The state NAACP and the environmental group Clean Air Carolina are suing to stop four proposed constitutional amendments from appearing on the fall ballot.
The groups will ask for a quick hearing in the complaint they filed Monday morning, asking a judge to stop the questions from being added to ballots while the case is being argued. They are suing legislative leaders and the State Board of Elections and Ethics Enforcement.
The four proposed constitutional changes the organizations are targeting would require voters to present photo ID, cap the state income tax rate at 7 percent, change the way judicial vacancies are filled to limit the governor’s role, and take away the governor’s power to appoint members to boards and commissions and give that power to the legislature.
Proposed amendments to protect hunting and fishing and to expand victims’ rights are not part of the lawsuit.
The lawsuit maintains that since some legislators were elected from districts that a federal court found were unconstitutional racial gerrymanders, a “usurper legislature” does not have the power to put constitutional amendments on the ballot. Constitutional amendments need approval from three-fifths of the members of both the House and Senate to make it to the ballot. The NAACP and Clean Air Carolina say in their lawsuit that the amendments they are opposing passed by just one or two votes. The suit also argues that voters will be presented with “vague, incomplete, and misleading” ballot language.
A spokesman for Senate leader Phil Berger, an Eden Republican, denounced the lawsuit.
“We predicted Democratic activists would launch absurd legal attacks to keep the voters from deciding on their own Constitution, but this one really jumps the shark,” spokesman Bill D’Elia said in a statement. “This absurd argument – which has already been rejected in federal court – is a sad and desperate attempt to stop North Carolina voters from joining 34 other states in requiring identification when casting a ballot.”
Gov. Roy Cooper, a Democrat, announced Saturday he planned to sue legislative leaders over the two proposed amendments on judicial and board appointments.
Chris Anglin, a registered Republican running for the state Supreme Court, also filed a lawsuit Monday. The legislature passed a law last month that will remove Anglin’s party designation from the ballot. The other Republican and the Democrat in the race will be identified by party. Anglin changed his party affiliation from Democrat to Republican on June 7. The suit says Anglin is being denied his right to appear on the ballot as a Republican candidate.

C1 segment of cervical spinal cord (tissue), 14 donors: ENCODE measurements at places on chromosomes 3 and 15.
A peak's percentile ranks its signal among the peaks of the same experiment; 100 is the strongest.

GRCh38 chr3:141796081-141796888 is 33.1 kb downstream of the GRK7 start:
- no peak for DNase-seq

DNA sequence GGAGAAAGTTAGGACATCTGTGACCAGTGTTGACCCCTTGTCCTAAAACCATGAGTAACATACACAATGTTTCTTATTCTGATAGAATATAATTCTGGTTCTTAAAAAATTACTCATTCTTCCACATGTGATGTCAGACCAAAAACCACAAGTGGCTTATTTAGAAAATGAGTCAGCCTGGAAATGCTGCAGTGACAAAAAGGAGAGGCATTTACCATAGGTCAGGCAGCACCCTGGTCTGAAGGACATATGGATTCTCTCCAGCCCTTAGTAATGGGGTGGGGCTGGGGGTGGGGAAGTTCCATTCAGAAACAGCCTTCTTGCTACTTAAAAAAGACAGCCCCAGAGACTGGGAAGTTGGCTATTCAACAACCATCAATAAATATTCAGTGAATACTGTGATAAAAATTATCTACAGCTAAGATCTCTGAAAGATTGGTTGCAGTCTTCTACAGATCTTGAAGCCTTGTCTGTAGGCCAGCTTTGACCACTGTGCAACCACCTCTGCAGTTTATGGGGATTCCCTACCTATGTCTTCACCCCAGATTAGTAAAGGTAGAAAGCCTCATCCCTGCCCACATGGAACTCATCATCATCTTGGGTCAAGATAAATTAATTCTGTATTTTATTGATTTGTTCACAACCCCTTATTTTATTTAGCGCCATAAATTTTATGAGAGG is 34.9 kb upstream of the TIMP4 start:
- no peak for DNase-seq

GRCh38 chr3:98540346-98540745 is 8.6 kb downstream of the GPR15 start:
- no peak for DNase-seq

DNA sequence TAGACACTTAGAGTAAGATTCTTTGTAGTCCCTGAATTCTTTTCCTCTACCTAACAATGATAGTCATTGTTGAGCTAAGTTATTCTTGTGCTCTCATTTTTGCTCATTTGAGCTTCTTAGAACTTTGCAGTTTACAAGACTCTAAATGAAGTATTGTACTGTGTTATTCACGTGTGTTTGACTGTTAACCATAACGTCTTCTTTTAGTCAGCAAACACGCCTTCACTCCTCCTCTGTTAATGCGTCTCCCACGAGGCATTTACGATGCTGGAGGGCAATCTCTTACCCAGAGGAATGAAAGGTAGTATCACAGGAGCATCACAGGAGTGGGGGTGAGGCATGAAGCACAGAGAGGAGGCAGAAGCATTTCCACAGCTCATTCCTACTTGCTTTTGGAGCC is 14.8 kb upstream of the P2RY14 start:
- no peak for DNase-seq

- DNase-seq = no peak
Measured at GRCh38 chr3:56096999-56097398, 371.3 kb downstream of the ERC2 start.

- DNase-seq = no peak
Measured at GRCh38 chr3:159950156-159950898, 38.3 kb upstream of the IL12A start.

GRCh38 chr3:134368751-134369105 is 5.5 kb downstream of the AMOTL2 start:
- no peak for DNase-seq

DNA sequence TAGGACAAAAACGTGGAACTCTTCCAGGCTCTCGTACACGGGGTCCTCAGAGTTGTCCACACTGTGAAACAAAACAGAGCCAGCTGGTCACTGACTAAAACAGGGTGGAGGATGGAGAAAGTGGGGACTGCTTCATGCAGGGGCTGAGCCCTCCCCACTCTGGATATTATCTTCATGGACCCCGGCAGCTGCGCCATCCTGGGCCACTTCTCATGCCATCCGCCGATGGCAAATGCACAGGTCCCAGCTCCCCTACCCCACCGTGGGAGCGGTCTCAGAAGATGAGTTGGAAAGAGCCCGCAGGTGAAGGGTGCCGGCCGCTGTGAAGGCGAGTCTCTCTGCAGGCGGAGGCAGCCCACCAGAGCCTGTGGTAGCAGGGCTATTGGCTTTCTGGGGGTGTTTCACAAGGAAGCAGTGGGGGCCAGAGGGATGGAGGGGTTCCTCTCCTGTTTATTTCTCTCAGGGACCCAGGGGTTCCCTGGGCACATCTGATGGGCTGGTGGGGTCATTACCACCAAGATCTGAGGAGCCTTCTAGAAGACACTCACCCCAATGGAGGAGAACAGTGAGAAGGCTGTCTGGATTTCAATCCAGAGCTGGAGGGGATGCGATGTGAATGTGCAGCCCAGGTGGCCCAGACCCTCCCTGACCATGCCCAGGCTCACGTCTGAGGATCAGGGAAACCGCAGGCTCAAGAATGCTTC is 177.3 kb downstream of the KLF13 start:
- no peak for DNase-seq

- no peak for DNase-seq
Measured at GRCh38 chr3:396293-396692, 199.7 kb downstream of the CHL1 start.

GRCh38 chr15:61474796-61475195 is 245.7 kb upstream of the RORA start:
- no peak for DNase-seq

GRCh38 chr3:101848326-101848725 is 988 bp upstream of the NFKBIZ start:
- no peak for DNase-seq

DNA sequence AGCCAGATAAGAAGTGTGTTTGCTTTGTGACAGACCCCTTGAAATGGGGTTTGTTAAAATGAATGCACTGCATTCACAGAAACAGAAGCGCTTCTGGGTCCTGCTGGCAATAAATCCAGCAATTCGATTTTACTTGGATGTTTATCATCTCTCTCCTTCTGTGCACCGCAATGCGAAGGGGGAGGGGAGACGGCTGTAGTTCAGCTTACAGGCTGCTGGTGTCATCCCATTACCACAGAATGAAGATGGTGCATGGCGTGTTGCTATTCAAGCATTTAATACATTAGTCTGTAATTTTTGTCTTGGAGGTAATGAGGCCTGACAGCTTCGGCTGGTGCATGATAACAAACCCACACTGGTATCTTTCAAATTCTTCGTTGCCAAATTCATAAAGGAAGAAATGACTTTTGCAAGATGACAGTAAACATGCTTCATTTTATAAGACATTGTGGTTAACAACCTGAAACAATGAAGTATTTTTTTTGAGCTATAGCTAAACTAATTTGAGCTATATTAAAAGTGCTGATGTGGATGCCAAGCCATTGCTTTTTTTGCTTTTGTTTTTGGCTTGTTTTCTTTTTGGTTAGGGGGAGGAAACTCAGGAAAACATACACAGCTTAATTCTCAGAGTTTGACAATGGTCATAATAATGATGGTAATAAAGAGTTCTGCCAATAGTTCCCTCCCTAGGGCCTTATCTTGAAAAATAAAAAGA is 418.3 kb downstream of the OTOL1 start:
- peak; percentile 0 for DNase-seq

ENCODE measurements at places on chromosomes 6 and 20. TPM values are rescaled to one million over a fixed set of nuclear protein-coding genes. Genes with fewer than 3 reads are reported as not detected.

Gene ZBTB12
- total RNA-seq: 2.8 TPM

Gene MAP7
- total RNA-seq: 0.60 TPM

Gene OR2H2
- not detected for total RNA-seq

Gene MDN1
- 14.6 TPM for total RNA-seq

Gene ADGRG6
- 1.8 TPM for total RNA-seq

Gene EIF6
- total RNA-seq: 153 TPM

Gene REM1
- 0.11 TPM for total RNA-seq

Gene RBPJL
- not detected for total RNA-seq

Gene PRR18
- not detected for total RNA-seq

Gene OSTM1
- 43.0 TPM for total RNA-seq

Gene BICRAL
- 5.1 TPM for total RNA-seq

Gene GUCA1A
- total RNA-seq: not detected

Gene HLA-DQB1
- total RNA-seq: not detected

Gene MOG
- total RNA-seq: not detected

Criticism over the amendments and what voters will see on the ballot has grown in the last week. Attorney General Josh Stein and Secretary of State Elaine Marshall, both Democrats, said last week that the ballot language masks the amendments’ real effects.
At various times, Stein called the amendments limiting the governor’s powers misleading, radical and deceptive.
Stein and Marshall, along with Legislative Services Officer Paul Coble, a Republican, are members of the Constitutional Amendment Publication Commission, which will write short descriptions about the amendments for the state’s judicial voting guide.
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A new law prevents that commission from writing short titles that would appear on the ballot describing the amendments, a job the legislature gave the commission in 2016.
The legislature decided that all the amendments will be introduced with the title “Constitutional Amendment.”
The NAACP has fought voter ID for years, calling it racially discriminatory.
State Rep. Tim Moore, the Republican House speaker, says states with voter ID laws have seen “zero decrease” in participation. As legislators consider a referendum on the issue, PolitiFact checks Moore's claim.
The proposed amendment does not detail what kinds of photo identification will be required, the lawsuit says, so the organization cannot tell its members what the impact of the changes will be.
The NAACP opposes reducing the state income tax cap from 10 percent to 7 percent because it will prevent the state from adopting a graduated tax rate on people with higher incomes “and, over time, will act as a tax cut only for the wealthy,” the suit says.
Clean Air Carolina is opposing changes to how judges are chosen to fill vacancies and how members to state boards and commissions are appointed because the changes will likely make the judiciary and state commission less impartial and more political, the lawsuit says.
Capping the income tax rate will limit Clean Air Carolina’s advocacy efforts for more state spending on clean air and climate issues, the lawsuit said.